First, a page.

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Fraser Mullen admits League Cup final hard to ignore

Fraser Mullen (right) and Jason Holt enjoy a light-hearted moment in training. Picture: SNS

Fraser Mullen (right) and Jason Holt enjoy a light-hearted moment in training. Picture: SNS

  • by BARRY ANDERSON
 

PLAYING in the Scottish Communities League Cup final is a priority for pretty much every Hearts player right now.

For a youngster only recently established at first-team level, a showpiece occasion at Hampden Park holds even more appeal. It is understandable, then, that some should find their minds wandering ahead to March 17.

Fraser Mullen admits the cup final against St Mirren in four weeks’ time is difficult to ignore, even though Hearts have important league matches beforehand. The teenage full-back was due to make only his sixth senior appearance against Kilmarnock this afternoon, but is already thinking ahead to what may await him and his youth academy colleagues.

“I have only played a few games and hopefully I can keep my place in the team,” he said. “The League Cup final is in the back of everybody’s mind and the goal and the target is to be in the starting 11 for that match. It is hard not to think about the cup final but you have to try and focus on the league games.

“Our next one is against Kilmarnock and we need to make sure we are ready for that. Every time you get a chance you just have to do well and be in the team for the following week.”

Barring injury or suspension, Mullen is expected to remain at right-back for the foreseeable future. Jamie Hamill is back training following a long-term knee ligament injury, but, in the words of the Hearts manager John McGlynn, he would be “pushing it” to be fit and ready for the final. Darren Barr and Dylan McGowan are the only other viable alternatives for the right-back berth, but, as primary centre-backs, neither can claim the specialist qualities Mullen can in his favoured role.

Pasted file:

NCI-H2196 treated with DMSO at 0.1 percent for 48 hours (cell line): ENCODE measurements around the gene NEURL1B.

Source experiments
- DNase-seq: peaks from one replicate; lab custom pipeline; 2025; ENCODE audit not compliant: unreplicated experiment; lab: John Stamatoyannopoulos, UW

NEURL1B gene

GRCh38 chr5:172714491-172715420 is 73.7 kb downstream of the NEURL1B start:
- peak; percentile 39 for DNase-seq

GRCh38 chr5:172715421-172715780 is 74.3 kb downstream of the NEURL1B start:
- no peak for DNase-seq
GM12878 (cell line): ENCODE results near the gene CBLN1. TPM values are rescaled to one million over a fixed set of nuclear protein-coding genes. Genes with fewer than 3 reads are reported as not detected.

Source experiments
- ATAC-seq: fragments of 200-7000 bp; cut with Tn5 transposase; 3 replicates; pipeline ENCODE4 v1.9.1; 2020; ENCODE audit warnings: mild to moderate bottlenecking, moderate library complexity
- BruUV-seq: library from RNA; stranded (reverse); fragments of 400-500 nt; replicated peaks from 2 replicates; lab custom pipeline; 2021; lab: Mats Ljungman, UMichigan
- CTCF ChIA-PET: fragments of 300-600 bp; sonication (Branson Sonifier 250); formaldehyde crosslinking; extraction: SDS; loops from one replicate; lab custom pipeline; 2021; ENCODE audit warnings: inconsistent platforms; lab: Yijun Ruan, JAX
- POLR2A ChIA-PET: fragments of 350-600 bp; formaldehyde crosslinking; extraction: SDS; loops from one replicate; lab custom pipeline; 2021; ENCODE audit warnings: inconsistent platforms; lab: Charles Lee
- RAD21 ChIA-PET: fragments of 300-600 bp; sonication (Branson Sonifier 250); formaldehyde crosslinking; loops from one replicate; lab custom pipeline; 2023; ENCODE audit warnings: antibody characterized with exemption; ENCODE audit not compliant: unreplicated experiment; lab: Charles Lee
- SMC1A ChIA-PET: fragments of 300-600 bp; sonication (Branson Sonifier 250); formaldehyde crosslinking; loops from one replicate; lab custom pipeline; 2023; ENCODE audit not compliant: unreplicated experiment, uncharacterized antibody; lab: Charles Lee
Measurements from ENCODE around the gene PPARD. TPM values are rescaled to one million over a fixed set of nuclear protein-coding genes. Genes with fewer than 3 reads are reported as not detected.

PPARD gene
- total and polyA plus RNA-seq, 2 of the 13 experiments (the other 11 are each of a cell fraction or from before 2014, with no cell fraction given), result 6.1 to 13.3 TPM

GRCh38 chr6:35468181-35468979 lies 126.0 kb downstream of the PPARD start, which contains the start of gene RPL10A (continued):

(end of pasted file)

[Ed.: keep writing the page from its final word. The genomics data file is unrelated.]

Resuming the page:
The teenager returned to the Hearts first team after an absence of 12 months in last month’s League Cup semi-final and has been an ever-present since. “I was very nervous for the game against Inverness, but once I was on the park I was fine, especially as I am playing with lots of the younger players that I have played alongside in the under-17s and under-19s. We all know each other’s game inside out and we are all good mates.

“If you look about the park and you see your pals and friendly faces then that also helps you settle into matches. We finished runners-up in the league with the under-19s two years in a row so we were a decent side.

“I played against Auchinleck Talbot in the early rounds of the Scottish Cup last season [his only first-team outing until last month]. If I was to play in the League Cup final it would be much bigger and a lot more special as we would be trying to win the trophy. I was at the game when Hearts beat Hibs in the Scottish Cup final last May and it was a great experience to see the boys lift the cup so hopefully I can get the chance to try and emulate that team.”

Mullen believes winning the cup this year would be a fitting tribute to captain Marius Zaliukas, who is out for the rest of the season through injury and is suspended for the final in any case.

“It is a big blow to lose Marius because he is such an influential player on the park and he will be sadly missed.

“Marius is a vocal player and he helps you and talks you through the game and he helps ease your nerves before the game. He is our leader and our captain and he is a top defender. If you are not doing something right he will not be slow in letting you know, but he always tries to help and encourage you on the park.

“The boys would love to win the League Cup for Marius and his absence will inspire us to try and do that as he has been such a big player for this club throughout the years. I am sure Marius will want to still be in and around the dressing-room dishing out advice before the cup final as that is the kind of guy that he is.

“He has been here for a few years and the Hearts fans just love him so it would be great to win the League Cup for him. There are other guys like Andy Webster, too, who are just as influential as Marius. They both do the same job. Andy acts like a captain on the park and talks you through it all.”

 

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